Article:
Better perspective on social media emerges now that students are back together in person

Deonte Belle and Mell Maloney Lopez, Staff Writers

Students have a love/hate relationship with social media. Although they often experience its negative impacts, it allows them to assert themselves in a way that can make them feel better.

Catherine Hernandez, a sophomore, describes social media as a way of “being able to express yourself, but the cons are people leaving negative comments on things that you share.”

Pew Research Center found that “About four-in-ten teens (38%) say they have felt overwhelmed by the drama they see on social media, while roughly three-in-ten (31%) say it’s made them feel excluded by their friends.”

In addition to feeling excluded, teens’ insecurities can increase when viewing manipulated images made to make people look more beautiful, successful, and desirable.

“Even if you know that images you’re viewing on social media are manipulated, they can still make you feel insecure about how you look or what’s going on in your own life,” according to Help Guide.

The way people view others’ lives can make them feel as if their life isn’t as great as another’s because of what they are constantly seeing on social media. The fear of missing out (FOMO) is another problematic effect that can leave teens depressed.

“Sites such as Facebook and Instagram seem to exacerbate feelings that others are having more fun or living better lives than you are,” according to

Sharing things on the internet can always be a risk, due to the fact that you’re letting people in on a part of your life, even if it’s for a split second. And yet, social media helps people stay in touch with others anywhere in the world, giving people more opportunity to communicate.

“The pro of social media is the connections that people can make with others all across the world, and the cons are the addictions people get from that connection,” sophomore Daniel Thrash-Walker said.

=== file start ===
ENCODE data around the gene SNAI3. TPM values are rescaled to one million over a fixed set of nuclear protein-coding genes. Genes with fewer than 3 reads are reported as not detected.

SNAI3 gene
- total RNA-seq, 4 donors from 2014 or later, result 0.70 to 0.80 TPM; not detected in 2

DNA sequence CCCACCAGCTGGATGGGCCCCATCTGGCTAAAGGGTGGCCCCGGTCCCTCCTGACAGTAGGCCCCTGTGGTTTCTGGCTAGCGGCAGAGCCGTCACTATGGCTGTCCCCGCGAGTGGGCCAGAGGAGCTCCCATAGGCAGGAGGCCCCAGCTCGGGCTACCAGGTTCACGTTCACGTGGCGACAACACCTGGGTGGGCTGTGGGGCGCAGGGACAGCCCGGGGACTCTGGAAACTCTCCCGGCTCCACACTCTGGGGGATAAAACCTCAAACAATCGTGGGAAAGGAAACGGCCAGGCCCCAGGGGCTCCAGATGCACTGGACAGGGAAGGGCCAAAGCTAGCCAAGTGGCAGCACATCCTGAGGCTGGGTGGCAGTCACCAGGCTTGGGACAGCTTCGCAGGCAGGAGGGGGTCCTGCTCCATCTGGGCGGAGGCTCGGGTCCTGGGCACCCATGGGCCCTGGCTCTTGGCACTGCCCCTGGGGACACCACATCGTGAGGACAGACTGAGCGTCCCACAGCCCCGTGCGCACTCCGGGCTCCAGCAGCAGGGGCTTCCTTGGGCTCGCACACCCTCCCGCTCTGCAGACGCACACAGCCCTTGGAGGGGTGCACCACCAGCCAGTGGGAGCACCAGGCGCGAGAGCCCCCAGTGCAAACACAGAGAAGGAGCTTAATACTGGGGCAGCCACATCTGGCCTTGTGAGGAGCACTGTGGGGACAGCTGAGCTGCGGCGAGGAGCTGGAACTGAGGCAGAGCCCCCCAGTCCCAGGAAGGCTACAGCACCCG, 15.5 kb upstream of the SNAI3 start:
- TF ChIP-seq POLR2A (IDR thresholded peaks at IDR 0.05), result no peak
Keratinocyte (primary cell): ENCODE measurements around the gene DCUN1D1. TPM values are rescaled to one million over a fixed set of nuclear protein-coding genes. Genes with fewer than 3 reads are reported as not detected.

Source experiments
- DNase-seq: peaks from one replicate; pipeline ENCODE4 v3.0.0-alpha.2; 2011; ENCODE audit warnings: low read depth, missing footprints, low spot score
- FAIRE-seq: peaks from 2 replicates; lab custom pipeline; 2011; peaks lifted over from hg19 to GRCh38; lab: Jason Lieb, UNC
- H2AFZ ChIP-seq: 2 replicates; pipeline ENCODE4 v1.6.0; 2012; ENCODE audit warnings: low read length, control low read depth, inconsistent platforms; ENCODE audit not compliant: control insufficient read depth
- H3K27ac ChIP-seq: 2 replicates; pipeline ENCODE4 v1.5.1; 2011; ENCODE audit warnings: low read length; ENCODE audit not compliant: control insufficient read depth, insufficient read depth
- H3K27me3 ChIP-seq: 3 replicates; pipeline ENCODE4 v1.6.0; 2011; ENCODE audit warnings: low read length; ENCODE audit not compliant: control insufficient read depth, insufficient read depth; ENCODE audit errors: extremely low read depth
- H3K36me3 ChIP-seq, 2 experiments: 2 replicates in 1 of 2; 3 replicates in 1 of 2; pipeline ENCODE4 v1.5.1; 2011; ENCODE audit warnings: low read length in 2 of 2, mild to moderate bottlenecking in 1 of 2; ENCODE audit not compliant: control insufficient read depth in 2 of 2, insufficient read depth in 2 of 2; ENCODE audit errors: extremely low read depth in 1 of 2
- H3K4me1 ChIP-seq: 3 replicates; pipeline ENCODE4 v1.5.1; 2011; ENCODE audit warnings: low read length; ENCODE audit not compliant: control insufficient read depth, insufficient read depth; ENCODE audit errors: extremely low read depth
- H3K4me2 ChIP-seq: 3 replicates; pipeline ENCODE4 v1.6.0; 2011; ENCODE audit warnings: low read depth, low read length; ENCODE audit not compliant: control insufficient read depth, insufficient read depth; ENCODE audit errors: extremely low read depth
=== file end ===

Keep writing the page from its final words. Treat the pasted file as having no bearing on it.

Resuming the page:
The pandemic had a huge impact on the world but its impact on teens who had to rely on social media to work, study and communicate with others, fueled teens addiction and reliance on social media.

A Common Sense Media report compared “the frequency, enjoyment, and time spent engaging in various types of media activities among 8- to 18-year-olds in 2019, just prior to the virus arriving in the United States, and fall 2021, as most schools around the country opened back up for in-person learning.” High school students’ enjoyment of social media decreased.

Common Sensus Census collected data that shows “Between 2019 and 2021, the total amount of screen media used each day went from 4:44 to 5:33 among tweens, and from 7:22 to 8:39 among teens. This is a much faster increase in just two years than was seen in the previous four years.”

“I use social to get to in contact with my friends and family and for a lot of things that I need, but I don’t really hangout with them online. I prefer conversations,” Thrash-Walker said.